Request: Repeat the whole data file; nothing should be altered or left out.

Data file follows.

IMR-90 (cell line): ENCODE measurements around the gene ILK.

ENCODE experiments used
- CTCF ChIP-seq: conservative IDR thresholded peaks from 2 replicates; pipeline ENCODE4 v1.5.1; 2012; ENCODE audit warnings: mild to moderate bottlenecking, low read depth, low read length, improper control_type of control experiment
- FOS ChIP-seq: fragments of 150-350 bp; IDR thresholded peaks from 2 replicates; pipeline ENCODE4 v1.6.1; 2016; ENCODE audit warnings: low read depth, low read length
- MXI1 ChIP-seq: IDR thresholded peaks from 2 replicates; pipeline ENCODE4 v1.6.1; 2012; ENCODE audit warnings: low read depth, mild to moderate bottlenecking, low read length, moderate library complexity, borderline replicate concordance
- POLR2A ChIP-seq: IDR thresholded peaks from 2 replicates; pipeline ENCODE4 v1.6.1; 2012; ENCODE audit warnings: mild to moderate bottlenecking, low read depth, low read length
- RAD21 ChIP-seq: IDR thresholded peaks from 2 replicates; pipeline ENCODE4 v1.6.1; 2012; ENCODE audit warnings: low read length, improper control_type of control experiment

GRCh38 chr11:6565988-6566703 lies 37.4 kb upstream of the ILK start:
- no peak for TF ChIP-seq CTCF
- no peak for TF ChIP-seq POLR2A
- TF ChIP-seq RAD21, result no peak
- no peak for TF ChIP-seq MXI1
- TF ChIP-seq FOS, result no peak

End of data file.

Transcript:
IMR-90 (cell line): ENCODE measurements around the gene ILK.

ENCODE experiments used
- CTCF ChIP-seq: conservative IDR thresholded peaks from 2 replicates; pipeline ENCODE4 v1.5.1; 2012; ENCODE audit warnings: mild to moderate bottlenecking, low read depth, low read length, improper control_type of control experiment
- FOS ChIP-seq: fragments of 150-350 bp; IDR thresholded peaks from 2 replicates; pipeline ENCODE4 v1.6.1; 2016; ENCODE audit warnings: low read depth, low read length
- MXI1 ChIP-seq: IDR thresholded peaks from 2 replicates; pipeline ENCODE4 v1.6.1; 2012; ENCODE audit warnings: low read depth, mild to moderate bottlenecking, low read length, moderate library complexity, borderline replicate concordance
- POLR2A ChIP-seq: IDR thresholded peaks from 2 replicates; pipeline ENCODE4 v1.6.1; 2012; ENCODE audit warnings: mild to moderate bottlenecking, low read depth, low read length
- RAD21 ChIP-seq: IDR thresholded peaks from 2 replicates; pipeline ENCODE4 v1.6.1; 2012; ENCODE audit warnings: low read length, improper control_type of control experiment

GRCh38 chr11:6565988-6566703 lies 37.4 kb upstream of the ILK start:
- no peak for TF ChIP-seq CTCF
- no peak for TF ChIP-seq POLR2A
- TF ChIP-seq RAD21, result no peak
- no peak for TF ChIP-seq MXI1
- TF ChIP-seq FOS, result no peak